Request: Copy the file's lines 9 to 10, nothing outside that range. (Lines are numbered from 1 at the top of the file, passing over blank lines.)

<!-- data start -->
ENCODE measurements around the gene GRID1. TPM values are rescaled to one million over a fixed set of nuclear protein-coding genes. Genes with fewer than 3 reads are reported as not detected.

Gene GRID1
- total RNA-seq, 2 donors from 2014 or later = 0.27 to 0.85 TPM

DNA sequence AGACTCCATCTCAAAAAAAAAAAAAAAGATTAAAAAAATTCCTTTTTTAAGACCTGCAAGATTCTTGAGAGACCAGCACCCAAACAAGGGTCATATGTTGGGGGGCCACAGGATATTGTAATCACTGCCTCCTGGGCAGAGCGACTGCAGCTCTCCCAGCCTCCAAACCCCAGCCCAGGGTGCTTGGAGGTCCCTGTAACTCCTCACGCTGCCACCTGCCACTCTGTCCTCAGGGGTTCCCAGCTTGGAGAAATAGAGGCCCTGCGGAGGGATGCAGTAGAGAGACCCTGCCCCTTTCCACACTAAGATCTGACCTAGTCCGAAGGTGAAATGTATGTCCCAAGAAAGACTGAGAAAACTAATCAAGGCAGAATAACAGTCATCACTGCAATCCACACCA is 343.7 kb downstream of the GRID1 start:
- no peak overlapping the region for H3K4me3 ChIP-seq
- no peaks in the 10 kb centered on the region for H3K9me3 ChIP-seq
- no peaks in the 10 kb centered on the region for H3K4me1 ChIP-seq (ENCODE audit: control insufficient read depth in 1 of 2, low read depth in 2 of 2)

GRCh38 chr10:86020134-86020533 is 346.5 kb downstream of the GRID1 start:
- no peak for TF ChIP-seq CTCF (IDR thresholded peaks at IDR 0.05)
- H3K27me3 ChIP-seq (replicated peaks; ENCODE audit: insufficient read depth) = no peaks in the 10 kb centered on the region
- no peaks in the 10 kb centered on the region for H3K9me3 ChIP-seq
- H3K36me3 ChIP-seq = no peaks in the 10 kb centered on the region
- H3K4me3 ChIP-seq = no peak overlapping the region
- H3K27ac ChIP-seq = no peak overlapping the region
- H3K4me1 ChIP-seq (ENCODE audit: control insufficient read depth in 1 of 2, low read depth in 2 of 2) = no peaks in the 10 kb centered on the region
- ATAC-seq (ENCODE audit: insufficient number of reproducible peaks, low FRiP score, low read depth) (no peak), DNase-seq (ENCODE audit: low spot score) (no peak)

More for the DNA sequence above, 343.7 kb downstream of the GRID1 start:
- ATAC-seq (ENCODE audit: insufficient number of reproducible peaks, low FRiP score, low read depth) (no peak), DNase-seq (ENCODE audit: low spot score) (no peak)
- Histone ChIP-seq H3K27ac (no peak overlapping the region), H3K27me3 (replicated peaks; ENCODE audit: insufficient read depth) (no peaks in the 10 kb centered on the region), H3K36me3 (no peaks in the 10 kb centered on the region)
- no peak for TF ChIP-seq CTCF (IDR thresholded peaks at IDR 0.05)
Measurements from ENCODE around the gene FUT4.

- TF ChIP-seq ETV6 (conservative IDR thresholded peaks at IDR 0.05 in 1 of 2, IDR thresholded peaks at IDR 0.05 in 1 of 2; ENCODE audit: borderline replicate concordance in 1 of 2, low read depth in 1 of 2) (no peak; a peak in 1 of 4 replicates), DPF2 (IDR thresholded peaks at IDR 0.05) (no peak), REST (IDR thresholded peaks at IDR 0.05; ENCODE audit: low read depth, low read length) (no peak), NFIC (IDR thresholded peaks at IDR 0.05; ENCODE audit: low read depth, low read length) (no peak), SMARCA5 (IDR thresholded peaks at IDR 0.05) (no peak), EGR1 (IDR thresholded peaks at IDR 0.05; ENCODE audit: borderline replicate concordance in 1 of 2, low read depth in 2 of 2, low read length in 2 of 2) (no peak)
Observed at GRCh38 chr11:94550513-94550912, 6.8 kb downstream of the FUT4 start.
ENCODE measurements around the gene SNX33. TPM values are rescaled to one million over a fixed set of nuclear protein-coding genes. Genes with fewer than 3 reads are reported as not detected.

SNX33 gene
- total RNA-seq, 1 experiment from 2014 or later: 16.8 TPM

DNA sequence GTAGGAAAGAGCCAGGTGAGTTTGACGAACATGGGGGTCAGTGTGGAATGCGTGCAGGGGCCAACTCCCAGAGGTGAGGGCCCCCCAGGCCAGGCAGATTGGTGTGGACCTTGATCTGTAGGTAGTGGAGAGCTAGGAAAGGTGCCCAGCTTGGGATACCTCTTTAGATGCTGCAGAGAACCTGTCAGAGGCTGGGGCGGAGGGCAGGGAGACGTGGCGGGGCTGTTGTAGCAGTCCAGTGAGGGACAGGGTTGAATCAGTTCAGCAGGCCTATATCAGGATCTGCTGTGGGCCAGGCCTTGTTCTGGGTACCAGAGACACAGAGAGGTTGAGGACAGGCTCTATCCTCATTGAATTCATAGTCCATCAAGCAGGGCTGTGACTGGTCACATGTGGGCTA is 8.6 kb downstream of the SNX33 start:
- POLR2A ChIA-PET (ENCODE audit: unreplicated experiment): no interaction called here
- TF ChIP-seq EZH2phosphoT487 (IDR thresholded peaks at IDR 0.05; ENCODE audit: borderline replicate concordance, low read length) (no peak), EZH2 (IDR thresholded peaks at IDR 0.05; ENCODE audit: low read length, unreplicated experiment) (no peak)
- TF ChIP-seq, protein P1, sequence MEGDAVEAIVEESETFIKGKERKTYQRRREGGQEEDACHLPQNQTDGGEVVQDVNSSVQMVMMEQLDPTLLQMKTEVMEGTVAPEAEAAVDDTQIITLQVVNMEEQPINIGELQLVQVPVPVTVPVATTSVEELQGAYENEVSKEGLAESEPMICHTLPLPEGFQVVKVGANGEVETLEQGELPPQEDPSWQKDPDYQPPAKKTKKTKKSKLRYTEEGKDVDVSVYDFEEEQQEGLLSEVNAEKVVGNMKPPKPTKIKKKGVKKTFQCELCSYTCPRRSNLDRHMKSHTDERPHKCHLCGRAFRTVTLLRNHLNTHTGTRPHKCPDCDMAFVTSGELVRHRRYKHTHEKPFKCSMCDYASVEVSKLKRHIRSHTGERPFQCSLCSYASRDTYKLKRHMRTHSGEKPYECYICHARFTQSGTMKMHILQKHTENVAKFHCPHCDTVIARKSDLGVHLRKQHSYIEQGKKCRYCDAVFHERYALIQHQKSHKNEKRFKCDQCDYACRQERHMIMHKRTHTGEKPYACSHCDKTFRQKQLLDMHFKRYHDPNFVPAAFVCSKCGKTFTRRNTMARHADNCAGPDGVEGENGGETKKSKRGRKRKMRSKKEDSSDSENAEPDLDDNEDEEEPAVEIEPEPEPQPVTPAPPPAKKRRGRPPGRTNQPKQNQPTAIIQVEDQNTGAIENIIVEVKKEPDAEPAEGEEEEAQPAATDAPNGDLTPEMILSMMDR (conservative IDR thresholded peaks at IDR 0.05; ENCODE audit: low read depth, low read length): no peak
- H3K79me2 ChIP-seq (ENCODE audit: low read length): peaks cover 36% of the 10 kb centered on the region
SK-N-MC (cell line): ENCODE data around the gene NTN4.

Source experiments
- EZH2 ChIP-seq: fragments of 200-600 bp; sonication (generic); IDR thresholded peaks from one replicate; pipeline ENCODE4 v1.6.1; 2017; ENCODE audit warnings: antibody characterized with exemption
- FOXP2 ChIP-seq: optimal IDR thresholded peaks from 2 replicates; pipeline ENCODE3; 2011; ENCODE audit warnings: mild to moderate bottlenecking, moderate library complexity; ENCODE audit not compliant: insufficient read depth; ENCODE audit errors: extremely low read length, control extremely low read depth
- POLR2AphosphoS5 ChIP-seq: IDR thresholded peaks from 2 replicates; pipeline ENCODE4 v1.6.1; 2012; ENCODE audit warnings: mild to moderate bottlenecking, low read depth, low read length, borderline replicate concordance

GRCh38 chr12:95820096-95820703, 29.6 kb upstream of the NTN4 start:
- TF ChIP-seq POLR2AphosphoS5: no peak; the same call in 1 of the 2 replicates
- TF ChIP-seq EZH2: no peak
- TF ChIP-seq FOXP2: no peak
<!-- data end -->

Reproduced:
- no peak for TF ChIP-seq CTCF (IDR thresholded peaks at IDR 0.05)
- H3K27me3 ChIP-seq (replicated peaks; ENCODE audit: insufficient read depth) = no peaks in the 10 kb centered on the region